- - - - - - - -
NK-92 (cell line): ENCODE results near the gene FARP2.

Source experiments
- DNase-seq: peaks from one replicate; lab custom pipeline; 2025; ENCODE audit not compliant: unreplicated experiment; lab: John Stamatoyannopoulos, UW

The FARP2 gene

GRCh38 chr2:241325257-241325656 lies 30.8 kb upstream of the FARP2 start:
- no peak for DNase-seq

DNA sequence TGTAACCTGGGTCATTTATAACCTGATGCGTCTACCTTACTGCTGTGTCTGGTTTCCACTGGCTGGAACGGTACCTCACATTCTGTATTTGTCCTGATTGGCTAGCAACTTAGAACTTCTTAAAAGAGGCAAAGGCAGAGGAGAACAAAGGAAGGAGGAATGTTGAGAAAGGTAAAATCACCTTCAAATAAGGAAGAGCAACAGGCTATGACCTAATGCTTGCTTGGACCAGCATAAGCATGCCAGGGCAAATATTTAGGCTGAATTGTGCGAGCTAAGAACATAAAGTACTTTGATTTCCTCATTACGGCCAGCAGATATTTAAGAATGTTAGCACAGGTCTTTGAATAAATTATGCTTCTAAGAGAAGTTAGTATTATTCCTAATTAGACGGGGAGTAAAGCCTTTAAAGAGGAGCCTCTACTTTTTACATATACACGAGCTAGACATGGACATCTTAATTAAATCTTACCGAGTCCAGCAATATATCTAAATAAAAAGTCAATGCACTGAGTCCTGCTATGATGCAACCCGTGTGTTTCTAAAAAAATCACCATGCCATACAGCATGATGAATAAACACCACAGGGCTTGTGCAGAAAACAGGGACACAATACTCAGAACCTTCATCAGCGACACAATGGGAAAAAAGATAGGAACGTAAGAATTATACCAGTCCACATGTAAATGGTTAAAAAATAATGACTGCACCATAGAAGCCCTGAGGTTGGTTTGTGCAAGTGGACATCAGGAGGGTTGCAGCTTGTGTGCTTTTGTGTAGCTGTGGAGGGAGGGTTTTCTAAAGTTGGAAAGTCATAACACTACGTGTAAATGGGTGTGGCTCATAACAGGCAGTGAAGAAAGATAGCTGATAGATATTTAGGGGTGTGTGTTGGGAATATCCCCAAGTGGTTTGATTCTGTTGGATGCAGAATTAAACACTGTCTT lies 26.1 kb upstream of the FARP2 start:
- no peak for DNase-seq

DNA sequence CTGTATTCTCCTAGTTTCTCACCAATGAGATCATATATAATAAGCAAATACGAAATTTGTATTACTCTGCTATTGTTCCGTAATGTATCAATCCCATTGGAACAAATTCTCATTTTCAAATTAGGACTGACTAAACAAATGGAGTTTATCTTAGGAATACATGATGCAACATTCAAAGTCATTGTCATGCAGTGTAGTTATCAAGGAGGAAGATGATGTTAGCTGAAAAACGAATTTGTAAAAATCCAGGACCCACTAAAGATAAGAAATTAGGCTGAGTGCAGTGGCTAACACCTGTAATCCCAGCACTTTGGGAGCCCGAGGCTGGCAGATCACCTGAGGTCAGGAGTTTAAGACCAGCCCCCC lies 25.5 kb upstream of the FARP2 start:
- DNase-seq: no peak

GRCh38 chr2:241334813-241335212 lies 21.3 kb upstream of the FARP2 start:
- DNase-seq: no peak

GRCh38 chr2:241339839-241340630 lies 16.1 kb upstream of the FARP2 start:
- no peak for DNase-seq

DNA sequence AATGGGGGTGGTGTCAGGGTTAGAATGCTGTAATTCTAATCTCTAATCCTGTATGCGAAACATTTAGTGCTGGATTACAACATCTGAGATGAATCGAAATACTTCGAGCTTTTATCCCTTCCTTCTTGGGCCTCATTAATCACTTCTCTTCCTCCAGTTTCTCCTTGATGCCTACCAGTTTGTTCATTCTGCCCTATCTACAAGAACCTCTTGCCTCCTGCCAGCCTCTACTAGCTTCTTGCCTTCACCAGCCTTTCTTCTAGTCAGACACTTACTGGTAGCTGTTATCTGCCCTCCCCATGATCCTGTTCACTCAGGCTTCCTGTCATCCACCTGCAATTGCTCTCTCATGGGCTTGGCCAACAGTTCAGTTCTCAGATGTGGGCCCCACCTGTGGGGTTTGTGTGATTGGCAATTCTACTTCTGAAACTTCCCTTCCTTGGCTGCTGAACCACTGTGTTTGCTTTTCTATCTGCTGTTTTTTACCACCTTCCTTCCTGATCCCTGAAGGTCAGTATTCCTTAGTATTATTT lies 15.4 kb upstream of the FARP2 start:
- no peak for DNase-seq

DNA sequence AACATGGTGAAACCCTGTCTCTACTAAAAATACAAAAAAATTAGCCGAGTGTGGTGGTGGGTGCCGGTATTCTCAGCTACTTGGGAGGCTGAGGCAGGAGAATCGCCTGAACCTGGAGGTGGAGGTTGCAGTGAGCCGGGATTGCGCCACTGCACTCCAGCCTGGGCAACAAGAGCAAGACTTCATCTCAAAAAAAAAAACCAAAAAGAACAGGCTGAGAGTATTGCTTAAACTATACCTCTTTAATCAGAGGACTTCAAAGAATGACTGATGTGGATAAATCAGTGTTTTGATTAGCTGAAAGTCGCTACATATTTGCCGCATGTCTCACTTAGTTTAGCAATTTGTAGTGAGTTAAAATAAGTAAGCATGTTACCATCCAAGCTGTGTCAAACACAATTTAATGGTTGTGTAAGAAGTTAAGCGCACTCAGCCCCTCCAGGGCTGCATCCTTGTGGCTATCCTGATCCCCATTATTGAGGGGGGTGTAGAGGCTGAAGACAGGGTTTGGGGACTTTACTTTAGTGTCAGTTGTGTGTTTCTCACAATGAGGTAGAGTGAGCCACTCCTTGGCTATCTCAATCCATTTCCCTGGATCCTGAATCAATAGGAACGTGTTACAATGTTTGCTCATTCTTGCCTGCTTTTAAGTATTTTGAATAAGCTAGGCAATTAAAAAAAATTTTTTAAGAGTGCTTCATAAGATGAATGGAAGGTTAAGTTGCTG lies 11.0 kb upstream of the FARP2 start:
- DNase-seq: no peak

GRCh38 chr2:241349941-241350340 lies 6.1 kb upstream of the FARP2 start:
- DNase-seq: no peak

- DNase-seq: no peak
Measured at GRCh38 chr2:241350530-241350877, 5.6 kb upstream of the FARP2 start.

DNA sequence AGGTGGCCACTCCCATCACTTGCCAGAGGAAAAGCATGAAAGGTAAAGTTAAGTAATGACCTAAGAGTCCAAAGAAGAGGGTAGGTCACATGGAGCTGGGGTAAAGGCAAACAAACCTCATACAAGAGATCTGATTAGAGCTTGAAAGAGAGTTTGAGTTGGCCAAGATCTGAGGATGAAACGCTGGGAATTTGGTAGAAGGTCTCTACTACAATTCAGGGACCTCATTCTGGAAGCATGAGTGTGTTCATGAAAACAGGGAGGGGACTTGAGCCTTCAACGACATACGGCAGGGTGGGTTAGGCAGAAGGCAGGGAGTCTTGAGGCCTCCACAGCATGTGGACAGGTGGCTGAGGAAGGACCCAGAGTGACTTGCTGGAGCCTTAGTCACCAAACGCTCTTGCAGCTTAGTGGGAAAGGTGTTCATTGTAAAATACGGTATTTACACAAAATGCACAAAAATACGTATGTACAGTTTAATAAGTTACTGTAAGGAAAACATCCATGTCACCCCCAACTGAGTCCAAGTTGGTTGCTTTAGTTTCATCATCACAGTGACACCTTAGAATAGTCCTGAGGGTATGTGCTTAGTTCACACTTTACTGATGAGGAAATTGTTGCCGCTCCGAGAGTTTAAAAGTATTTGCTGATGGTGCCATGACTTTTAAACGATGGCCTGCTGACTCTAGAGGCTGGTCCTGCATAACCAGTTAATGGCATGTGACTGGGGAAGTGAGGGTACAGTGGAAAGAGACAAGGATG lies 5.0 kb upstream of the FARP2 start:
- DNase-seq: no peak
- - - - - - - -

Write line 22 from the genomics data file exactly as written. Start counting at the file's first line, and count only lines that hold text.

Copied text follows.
Measured at GRCh38 chr2:241350530-241350877, 5.6 kb upstream of the FARP2 start.